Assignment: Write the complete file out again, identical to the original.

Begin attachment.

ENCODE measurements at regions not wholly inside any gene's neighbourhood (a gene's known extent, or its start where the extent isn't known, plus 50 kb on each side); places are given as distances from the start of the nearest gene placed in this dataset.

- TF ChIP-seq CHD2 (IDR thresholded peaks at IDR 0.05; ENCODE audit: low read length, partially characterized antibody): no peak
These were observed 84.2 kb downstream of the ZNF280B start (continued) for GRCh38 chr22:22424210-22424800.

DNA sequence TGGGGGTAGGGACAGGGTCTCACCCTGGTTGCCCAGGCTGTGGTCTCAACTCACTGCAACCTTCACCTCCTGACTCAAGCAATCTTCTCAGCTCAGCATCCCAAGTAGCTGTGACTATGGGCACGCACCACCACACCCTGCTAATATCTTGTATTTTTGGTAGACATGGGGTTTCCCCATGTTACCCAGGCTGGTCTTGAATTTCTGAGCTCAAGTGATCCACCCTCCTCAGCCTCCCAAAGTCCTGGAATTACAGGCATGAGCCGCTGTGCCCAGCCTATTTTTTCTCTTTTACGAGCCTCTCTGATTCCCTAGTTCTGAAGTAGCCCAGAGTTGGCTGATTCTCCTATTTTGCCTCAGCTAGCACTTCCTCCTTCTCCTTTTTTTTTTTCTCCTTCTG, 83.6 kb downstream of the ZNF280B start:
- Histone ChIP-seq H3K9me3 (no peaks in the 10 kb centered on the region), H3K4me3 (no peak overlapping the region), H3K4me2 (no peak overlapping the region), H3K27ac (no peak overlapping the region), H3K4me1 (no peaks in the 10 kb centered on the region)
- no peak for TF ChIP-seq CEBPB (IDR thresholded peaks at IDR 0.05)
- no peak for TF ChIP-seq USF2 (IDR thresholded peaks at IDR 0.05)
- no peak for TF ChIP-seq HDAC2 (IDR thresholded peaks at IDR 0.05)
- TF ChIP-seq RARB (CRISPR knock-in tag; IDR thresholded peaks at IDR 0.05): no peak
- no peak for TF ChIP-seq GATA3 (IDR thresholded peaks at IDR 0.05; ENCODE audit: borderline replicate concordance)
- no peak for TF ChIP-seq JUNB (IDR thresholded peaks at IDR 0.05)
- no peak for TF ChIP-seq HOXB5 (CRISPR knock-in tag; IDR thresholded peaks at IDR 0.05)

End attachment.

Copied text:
ENCODE measurements at regions not wholly inside any gene's neighbourhood (a gene's known extent, or its start where the extent isn't known, plus 50 kb on each side); places are given as distances from the start of the nearest gene placed in this dataset.

- TF ChIP-seq CHD2 (IDR thresholded peaks at IDR 0.05; ENCODE audit: low read length, partially characterized antibody): no peak
These were observed 84.2 kb downstream of the ZNF280B start (continued) for GRCh38 chr22:22424210-22424800.

DNA sequence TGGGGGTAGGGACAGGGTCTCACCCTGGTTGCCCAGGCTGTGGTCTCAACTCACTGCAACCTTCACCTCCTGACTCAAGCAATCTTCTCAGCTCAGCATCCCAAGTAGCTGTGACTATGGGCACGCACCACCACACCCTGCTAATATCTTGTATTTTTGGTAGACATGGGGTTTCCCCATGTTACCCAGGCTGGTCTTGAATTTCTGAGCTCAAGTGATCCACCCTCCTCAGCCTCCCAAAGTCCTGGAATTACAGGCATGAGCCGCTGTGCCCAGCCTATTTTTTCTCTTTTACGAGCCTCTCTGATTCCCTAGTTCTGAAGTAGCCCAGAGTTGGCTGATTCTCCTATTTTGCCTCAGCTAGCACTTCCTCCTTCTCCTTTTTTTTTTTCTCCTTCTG, 83.6 kb downstream of the ZNF280B start:
- Histone ChIP-seq H3K9me3 (no peaks in the 10 kb centered on the region), H3K4me3 (no peak overlapping the region), H3K4me2 (no peak overlapping the region), H3K27ac (no peak overlapping the region), H3K4me1 (no peaks in the 10 kb centered on the region)
- no peak for TF ChIP-seq CEBPB (IDR thresholded peaks at IDR 0.05)
- no peak for TF ChIP-seq USF2 (IDR thresholded peaks at IDR 0.05)
- no peak for TF ChIP-seq HDAC2 (IDR thresholded peaks at IDR 0.05)
- TF ChIP-seq RARB (CRISPR knock-in tag; IDR thresholded peaks at IDR 0.05): no peak
- no peak for TF ChIP-seq GATA3 (IDR thresholded peaks at IDR 0.05; ENCODE audit: borderline replicate concordance)
- no peak for TF ChIP-seq JUNB (IDR thresholded peaks at IDR 0.05)
- no peak for TF ChIP-seq HOXB5 (CRISPR knock-in tag; IDR thresholded peaks at IDR 0.05)